By Julia Nickey, Regional Director, Marketing & Communications
Penn State Health St. Joseph
Did you know there are four critical health numbers that measure your overall health? Blood pressure, blood sugar, cholesterol, and BMI are key indicators of your risk for diabetes and cardiovascular diseases such as heart attack and stroke. Knowing these numbers – and understanding what they mean – can help you measure your health and act to reduce your chances of developing a major life-threatening or quality-of-life altering illness or chronic illness.
Why are these four numbers so important?
The level of normal blood pressure is 120/80. The top number refers to your systolic blood pressure (a measurement of the pressure your blood exerts when your heart beats) and the bottom is your diastolic (a measurement of the blood’s pressure between beats). It is important to understand your blood pressure because high blood pressure, otherwise known as hypertension, doesn’t usually exhibit any noticeable symptoms. In the vast majority of cases, there are no symptoms whatsoever which is why it is called, “the silent killer.” Hypertension is at the root of heart disease and, if left untreated, can cause organ damage.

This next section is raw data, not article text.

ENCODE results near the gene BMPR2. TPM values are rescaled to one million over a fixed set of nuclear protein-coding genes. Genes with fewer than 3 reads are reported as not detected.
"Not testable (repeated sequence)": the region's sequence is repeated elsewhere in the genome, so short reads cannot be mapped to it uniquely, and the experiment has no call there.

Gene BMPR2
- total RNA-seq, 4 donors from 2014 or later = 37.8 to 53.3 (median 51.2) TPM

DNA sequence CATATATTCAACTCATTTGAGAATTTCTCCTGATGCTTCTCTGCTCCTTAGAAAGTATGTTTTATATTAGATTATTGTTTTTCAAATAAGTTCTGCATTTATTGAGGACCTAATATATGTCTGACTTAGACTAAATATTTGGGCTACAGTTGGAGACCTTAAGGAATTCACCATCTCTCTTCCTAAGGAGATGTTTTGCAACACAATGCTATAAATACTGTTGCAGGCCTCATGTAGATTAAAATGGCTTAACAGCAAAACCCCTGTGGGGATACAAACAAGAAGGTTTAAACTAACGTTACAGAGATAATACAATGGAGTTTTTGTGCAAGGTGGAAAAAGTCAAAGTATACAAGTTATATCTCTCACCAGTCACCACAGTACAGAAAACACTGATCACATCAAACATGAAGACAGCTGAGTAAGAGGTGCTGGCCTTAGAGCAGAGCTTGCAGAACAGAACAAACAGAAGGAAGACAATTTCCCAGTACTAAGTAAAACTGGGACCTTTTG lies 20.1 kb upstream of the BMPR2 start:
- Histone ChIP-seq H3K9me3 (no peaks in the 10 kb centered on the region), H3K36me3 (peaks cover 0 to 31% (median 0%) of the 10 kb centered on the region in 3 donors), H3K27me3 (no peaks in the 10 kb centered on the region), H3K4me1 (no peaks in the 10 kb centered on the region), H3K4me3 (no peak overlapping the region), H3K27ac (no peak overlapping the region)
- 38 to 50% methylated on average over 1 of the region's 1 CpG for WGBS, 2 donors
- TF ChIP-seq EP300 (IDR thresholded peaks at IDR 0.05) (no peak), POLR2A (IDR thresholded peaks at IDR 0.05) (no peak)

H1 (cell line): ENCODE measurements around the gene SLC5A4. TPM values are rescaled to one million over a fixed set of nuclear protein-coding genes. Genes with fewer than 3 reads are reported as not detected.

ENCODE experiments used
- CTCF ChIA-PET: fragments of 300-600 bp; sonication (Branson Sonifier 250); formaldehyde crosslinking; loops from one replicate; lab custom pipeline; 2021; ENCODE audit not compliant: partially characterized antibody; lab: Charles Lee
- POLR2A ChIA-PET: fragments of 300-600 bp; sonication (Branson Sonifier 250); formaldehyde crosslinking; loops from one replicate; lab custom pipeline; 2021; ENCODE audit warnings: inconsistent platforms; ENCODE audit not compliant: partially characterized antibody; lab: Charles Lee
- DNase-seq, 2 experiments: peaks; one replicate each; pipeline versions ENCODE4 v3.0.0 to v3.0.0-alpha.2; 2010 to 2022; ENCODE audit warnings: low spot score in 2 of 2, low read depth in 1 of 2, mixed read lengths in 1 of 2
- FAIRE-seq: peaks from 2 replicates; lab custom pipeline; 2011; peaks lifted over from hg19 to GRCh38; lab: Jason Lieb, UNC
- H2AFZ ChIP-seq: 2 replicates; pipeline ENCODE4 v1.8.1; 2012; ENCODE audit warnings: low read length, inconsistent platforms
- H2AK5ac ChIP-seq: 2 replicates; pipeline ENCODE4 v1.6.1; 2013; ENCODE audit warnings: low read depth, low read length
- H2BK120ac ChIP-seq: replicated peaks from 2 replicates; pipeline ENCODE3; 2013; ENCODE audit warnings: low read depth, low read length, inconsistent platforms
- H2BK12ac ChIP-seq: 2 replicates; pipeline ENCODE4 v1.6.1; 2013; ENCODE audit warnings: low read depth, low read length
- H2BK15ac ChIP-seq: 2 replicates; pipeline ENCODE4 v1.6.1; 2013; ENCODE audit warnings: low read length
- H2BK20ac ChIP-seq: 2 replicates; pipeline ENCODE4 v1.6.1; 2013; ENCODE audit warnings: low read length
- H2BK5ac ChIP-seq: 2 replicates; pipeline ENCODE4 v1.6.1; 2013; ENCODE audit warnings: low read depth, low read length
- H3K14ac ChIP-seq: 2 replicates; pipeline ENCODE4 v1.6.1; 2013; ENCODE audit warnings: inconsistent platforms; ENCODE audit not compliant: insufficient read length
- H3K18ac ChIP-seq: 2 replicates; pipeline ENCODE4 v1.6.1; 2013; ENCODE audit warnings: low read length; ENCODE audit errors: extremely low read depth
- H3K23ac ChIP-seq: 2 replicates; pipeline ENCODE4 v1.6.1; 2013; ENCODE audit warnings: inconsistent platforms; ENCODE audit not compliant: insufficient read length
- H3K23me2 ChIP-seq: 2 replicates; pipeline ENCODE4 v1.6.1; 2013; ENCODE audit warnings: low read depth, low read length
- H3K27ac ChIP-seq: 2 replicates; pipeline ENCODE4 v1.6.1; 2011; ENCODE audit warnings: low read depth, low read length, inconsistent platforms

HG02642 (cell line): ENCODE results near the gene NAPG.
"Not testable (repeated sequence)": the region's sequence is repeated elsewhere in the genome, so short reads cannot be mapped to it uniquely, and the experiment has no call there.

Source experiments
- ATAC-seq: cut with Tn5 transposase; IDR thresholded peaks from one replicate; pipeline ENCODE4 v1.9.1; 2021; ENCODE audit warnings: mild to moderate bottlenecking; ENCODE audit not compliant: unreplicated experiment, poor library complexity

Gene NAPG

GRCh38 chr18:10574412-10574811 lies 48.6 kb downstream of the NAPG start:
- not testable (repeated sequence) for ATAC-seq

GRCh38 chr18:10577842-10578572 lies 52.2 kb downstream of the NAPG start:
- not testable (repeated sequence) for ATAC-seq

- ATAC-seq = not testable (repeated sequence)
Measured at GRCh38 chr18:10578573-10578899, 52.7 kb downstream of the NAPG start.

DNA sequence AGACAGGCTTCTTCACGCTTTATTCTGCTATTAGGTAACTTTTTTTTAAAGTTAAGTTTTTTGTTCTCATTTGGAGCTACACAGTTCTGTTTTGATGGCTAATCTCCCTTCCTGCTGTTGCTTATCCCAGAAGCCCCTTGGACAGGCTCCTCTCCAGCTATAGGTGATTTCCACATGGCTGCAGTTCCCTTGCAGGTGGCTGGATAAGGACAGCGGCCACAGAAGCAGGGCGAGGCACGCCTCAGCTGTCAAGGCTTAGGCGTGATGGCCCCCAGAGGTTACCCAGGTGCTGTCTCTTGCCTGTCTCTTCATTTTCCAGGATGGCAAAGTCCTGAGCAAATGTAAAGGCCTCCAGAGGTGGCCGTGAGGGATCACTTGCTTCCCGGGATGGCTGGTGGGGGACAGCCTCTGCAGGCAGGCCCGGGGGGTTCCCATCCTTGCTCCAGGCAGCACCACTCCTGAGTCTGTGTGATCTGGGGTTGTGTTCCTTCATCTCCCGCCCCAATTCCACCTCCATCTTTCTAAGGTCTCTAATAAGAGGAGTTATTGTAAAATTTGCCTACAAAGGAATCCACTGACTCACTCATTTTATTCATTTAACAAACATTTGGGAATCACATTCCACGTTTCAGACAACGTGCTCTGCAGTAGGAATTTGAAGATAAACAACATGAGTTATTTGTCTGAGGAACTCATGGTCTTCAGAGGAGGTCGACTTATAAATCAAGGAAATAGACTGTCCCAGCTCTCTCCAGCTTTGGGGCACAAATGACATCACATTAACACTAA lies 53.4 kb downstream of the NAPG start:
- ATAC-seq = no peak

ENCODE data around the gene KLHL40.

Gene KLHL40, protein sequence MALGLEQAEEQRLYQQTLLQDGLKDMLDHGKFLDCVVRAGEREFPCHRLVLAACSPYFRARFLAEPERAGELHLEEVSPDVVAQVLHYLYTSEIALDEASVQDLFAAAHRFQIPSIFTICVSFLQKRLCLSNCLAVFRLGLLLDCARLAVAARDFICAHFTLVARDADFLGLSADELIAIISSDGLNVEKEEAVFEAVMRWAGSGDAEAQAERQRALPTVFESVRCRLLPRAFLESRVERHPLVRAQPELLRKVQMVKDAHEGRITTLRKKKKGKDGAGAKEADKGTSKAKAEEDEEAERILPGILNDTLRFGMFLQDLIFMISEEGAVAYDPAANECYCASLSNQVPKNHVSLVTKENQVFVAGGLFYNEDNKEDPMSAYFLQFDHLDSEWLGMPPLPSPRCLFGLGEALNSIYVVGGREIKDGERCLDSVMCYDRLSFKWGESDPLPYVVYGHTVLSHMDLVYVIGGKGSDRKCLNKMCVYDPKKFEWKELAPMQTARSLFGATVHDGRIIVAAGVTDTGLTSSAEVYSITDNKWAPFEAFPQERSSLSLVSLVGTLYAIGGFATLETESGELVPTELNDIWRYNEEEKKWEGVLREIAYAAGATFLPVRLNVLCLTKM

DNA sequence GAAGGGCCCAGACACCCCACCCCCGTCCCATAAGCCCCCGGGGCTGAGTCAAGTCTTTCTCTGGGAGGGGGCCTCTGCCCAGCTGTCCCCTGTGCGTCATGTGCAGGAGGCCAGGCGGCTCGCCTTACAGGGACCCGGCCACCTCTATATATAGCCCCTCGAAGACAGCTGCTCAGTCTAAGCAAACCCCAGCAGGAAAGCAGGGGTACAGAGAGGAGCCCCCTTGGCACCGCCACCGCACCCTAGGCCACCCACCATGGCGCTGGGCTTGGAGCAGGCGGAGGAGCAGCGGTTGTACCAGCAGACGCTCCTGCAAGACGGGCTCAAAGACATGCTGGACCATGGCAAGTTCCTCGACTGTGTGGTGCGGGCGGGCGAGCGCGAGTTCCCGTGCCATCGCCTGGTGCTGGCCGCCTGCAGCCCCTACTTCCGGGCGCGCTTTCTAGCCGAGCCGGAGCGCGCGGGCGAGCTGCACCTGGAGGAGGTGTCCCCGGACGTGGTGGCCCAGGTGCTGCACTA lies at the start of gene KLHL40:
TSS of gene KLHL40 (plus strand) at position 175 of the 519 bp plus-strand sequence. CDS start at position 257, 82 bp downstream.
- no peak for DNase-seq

There is good news. If you are diagnosed with high blood pressure and it is caught early, hypertension can be treated with lifestyle changes. Exercising, change in diet, reducing alcohol intake, quitting smoking, and reducing stress are all ways to help normalize your blood pressure.
Having your blood sugar levels measured helps assess if you are at risk for type 2 diabetes. For centuries, diabetes testing mostly consisted of a physician dipping his pinkie into a urine sample and tasting it to pick up on abnormally high sugar. Thankfully, testing for type 2 diabetes is lot easier now. Almost all diabetes tests are now conducted on blood samples.
Type 2 diabetes is by far the most common type of diabetes. Experts use words like “epidemic” and “worldwide crisis” when they talk about it: millions of people have it and a staggering number are expected to get it. Anyone can get diabetes, and cases in younger people are on the rise because of poor diets and lack of exercise.